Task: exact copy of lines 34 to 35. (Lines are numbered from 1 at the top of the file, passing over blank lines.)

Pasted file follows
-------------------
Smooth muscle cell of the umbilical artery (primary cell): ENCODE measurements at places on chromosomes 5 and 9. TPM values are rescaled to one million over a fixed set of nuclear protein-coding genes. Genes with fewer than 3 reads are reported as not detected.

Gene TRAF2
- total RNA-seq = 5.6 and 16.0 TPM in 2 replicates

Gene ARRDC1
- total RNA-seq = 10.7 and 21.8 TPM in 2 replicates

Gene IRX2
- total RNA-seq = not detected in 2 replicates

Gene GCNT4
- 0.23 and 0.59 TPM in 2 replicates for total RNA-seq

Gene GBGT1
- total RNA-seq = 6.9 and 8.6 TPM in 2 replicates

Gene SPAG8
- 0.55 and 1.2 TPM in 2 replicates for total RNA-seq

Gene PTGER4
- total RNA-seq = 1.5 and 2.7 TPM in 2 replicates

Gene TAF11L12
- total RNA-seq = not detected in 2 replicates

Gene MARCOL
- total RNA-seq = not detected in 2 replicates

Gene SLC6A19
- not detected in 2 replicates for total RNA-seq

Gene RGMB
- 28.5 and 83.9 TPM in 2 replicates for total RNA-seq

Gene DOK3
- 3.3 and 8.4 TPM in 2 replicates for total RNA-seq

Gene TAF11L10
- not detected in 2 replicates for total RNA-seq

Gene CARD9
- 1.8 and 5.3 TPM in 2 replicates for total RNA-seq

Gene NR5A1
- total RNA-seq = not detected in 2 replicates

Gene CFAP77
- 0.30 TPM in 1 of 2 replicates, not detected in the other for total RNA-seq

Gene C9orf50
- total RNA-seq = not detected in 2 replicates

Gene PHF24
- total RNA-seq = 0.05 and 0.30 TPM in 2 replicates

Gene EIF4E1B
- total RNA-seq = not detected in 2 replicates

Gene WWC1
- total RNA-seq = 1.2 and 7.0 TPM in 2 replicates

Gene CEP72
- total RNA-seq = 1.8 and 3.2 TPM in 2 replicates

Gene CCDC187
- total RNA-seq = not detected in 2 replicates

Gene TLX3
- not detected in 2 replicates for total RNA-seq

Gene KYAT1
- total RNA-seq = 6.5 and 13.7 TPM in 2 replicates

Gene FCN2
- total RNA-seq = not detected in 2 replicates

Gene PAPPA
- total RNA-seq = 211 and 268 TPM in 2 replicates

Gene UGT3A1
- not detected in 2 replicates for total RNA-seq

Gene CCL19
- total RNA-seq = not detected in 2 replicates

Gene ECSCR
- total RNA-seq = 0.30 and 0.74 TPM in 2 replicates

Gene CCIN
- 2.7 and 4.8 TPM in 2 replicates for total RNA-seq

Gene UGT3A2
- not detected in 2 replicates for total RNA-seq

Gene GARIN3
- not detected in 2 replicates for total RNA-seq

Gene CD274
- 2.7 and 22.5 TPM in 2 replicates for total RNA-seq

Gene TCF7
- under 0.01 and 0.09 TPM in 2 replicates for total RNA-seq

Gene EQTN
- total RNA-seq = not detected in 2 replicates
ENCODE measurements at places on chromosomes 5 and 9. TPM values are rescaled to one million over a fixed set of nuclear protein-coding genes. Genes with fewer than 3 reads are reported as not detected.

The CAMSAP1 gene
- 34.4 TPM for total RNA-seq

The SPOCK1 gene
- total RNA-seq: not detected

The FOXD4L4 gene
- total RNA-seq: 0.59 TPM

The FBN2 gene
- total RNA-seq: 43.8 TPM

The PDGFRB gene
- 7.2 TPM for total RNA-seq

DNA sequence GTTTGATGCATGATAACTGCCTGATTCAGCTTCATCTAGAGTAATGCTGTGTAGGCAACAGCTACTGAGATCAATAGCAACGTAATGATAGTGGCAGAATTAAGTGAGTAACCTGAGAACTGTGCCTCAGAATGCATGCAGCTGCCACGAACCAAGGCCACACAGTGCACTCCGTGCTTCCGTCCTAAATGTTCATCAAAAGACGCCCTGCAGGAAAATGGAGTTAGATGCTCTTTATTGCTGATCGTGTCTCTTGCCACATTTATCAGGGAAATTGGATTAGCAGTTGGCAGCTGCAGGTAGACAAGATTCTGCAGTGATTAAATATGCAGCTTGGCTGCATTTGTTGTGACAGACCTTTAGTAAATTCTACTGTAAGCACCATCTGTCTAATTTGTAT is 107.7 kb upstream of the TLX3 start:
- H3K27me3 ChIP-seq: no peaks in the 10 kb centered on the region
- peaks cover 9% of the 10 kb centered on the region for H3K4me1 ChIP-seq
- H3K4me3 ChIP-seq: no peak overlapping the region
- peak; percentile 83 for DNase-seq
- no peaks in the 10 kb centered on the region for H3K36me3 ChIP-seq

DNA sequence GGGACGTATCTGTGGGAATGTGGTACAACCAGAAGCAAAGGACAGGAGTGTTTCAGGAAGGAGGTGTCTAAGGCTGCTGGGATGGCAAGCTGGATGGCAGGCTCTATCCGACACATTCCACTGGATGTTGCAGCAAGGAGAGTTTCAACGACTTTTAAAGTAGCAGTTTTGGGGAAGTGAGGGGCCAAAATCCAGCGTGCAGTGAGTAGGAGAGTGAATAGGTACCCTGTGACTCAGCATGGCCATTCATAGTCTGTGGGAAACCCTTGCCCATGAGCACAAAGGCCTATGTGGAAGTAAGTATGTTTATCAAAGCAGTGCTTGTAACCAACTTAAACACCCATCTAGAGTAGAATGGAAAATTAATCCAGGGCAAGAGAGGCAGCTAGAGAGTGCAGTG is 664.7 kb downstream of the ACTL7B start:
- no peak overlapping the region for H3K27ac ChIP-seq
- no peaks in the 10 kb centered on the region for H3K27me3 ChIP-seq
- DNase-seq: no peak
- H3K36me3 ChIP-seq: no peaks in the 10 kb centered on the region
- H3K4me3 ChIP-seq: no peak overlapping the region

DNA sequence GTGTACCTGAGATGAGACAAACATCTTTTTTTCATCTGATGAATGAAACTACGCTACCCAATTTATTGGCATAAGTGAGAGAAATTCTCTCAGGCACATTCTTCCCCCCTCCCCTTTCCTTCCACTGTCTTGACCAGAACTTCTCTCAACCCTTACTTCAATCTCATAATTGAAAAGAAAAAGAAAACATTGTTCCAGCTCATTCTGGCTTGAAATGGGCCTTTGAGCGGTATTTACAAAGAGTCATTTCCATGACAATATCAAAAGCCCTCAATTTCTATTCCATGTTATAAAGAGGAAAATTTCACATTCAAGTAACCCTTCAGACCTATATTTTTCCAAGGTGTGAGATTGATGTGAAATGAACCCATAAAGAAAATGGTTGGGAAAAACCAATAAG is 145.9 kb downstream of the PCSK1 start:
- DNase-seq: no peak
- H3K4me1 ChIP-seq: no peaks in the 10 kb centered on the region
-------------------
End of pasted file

Gene C9orf50
- total RNA-seq = not detected in 2 replicates